During the hearing, a range of witnesses commented on financial institutions’ concerns with using alternative data in credit decisions without clear, coordinated guidance from federal financial regulators. Additionally, witnesses discussed the concerns that using alternative data could produce outcomes that result in disparate impacts or violations of fair lending laws, noting that there should be high standards for validation of credit models in order to prevent discrimination resulting from neutral algorithms. One witness argued that while the concern of whether using alternative data and “algorithmic decisioning” can replicate human bias is well founded, the artificial intelligence model their company created “doesn’t result in unlawful disparate impact against protected classes of consumers” and noted that the traditional use of a consumer’s FICO score is “extremely limited in its ability to predict credit performance because its narrow in scope and inherently backward looking.” The key to controlling algorithmic decision making is transparency, another witness argued, stating that if the machine is deciding what credit factors are more important or not, the lender has “got to be able to put it on a piece of paper and explain to the consumer what was more important,” as legally required for “transparency in lending.”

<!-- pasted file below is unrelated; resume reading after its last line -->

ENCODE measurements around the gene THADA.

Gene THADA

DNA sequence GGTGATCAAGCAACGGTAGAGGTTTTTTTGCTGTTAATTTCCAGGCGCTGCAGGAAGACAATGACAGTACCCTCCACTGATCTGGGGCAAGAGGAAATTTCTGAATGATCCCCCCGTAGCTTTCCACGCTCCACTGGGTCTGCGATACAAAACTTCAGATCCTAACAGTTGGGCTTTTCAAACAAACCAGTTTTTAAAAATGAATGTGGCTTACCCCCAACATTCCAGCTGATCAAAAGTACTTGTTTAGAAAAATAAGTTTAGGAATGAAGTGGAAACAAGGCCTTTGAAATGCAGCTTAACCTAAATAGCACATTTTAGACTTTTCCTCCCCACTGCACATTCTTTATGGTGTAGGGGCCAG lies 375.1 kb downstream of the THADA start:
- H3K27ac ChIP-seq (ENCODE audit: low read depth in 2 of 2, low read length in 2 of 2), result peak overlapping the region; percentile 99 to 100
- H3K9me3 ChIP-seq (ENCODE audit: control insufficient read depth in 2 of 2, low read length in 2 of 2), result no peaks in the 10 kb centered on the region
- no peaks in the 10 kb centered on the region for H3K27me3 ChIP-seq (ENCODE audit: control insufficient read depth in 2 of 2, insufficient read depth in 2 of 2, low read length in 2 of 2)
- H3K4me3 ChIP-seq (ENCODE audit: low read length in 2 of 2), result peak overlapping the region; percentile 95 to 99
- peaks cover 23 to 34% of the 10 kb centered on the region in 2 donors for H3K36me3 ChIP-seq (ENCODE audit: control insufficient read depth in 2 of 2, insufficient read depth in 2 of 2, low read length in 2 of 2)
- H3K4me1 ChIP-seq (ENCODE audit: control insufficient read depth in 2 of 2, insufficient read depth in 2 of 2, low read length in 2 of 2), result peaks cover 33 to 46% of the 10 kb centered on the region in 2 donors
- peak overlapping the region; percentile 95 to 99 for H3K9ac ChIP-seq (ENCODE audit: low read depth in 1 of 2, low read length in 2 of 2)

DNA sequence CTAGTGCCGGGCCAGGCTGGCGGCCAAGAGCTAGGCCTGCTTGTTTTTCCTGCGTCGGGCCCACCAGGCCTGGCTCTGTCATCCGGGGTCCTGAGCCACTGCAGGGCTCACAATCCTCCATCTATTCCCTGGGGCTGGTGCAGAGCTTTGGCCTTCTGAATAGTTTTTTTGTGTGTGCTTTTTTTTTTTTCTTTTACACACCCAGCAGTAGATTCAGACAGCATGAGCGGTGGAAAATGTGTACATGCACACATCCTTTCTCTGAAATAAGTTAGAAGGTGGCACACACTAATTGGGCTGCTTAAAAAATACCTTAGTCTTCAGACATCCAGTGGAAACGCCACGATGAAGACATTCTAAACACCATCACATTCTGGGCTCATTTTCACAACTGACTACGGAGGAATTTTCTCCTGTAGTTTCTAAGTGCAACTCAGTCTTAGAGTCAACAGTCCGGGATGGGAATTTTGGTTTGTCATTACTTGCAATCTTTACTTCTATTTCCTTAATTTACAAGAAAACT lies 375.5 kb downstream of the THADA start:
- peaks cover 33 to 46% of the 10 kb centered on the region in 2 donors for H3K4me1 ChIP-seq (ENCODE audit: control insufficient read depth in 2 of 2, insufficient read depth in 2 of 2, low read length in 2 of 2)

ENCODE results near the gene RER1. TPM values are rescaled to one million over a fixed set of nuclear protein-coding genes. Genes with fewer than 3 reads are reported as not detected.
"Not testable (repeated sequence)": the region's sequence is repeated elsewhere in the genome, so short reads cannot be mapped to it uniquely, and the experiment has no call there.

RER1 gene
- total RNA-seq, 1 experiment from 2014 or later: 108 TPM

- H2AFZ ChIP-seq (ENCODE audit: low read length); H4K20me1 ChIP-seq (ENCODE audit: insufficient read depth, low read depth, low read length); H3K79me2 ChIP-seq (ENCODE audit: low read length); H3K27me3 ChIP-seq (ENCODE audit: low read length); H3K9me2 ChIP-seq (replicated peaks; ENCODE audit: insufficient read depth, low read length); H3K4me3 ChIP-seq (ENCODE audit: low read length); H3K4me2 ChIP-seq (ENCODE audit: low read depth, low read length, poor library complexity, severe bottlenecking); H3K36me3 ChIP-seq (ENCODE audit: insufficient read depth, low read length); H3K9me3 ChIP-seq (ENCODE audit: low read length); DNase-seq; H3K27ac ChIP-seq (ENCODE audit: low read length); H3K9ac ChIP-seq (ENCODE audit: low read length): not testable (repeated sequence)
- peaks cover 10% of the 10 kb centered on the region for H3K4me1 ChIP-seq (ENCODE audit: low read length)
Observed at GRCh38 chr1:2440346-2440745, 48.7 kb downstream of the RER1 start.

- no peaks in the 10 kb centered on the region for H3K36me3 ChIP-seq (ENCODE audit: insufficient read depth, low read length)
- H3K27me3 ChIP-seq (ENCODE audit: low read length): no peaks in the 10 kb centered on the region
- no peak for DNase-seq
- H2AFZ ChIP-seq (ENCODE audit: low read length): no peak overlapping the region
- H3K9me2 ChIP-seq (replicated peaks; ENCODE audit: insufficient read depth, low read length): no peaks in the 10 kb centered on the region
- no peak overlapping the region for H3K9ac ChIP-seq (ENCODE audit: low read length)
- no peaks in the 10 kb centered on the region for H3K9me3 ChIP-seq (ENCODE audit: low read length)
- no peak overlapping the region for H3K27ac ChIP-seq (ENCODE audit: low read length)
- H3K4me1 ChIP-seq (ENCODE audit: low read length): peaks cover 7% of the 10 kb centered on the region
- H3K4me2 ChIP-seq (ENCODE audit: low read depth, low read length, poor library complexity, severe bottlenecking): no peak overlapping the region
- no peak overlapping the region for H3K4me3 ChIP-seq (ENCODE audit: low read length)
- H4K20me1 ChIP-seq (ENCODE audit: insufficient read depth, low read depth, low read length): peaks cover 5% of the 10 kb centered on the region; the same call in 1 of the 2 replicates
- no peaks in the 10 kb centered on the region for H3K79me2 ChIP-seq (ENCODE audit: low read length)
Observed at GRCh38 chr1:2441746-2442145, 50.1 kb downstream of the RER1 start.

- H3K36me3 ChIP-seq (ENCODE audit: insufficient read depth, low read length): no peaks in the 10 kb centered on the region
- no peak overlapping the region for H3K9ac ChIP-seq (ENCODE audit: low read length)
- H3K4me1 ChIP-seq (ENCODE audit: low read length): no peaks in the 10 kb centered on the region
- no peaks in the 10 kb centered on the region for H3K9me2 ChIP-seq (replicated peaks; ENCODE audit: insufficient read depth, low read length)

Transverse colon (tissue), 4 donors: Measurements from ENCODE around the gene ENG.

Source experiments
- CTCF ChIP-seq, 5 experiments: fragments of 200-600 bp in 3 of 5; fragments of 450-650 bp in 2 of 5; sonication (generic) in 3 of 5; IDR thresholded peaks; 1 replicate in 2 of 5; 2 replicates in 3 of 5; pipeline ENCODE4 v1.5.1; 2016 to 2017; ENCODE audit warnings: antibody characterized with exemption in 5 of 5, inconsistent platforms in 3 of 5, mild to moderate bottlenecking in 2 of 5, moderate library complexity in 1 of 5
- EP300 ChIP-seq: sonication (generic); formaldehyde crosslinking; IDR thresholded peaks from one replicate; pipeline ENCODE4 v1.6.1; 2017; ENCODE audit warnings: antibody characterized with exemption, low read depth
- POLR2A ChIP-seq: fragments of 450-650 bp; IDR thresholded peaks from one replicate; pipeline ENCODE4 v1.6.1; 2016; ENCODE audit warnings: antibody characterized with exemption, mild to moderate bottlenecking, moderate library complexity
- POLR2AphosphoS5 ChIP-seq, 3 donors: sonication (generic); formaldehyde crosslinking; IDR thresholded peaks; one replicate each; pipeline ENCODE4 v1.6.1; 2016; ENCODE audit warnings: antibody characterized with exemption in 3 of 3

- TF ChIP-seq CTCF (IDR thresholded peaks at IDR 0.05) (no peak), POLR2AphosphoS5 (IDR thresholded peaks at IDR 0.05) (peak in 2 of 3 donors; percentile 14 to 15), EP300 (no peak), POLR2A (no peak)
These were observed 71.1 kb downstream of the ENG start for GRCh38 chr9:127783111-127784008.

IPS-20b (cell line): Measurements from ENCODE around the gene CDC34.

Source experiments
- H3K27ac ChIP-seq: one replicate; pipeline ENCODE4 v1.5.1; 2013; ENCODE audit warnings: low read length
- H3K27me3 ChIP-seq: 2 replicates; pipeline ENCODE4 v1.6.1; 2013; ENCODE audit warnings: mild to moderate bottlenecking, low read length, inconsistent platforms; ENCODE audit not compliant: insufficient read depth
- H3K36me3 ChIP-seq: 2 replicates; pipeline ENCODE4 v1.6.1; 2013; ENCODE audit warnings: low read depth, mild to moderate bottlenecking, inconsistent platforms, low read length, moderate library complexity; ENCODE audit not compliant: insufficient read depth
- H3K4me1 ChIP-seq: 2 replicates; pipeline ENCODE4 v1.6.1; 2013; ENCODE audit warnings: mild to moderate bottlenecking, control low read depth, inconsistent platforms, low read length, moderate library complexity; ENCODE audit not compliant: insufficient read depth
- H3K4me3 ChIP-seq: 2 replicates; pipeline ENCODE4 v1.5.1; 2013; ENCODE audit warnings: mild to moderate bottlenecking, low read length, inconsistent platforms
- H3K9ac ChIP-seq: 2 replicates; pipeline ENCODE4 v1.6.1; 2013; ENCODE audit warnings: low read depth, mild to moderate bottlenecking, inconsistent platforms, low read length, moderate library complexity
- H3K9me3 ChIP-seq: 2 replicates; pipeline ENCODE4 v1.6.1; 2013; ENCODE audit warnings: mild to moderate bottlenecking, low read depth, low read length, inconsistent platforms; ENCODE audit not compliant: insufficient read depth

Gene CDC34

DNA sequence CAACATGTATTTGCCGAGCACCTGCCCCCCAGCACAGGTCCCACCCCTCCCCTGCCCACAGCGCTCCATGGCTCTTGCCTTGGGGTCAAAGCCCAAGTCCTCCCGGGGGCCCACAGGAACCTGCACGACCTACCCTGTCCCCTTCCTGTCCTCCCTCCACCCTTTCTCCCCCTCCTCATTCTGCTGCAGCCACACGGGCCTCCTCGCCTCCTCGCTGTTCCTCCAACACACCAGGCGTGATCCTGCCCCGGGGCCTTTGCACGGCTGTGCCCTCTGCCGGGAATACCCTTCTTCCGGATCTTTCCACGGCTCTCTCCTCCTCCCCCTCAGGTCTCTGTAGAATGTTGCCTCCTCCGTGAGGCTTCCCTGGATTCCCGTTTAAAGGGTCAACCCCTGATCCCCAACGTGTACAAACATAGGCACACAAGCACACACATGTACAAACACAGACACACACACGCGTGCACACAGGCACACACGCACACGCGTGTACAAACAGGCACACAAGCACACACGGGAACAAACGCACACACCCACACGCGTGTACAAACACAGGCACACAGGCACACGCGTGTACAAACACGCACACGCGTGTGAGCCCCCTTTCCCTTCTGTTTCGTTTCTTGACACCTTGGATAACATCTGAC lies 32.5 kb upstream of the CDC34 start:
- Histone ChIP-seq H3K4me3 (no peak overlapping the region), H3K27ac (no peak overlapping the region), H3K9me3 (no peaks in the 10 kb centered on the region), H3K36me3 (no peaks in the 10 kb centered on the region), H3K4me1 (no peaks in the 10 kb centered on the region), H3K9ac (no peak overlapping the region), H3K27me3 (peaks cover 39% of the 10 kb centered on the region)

On July 30, the DOJ announced several settlements with a group of California-based mortgage loan modification service providers to resolve allegations that the defendants violated the Fair Housing Act by targeting Hispanic homeowners for predatory mortgage loan modification services and interfering with the homeowners’ ability to keep their homes. According to the DOJ, the defendants persuaded as many as 400 Hispanic homeowners to pay approximately $5,000 for audits advertised as essential for loan modifications, but in actuality had no impact on the modification process and provided no financial benefit. Additionally, the DOJ claimed that the defendants “encouraged their clients to stop making mortgage payments and instructed them to cease contact with their lenders,” which led to many homeowners losing their homes due to defaulted mortgages. The lawsuit stemmed from complaints filed with HUD by two of the defendants’ former clients, who intervened in the lawsuit, along with their attorney, Housing and Economic Rights Advocates (HERA), and members of one of the former client’s family.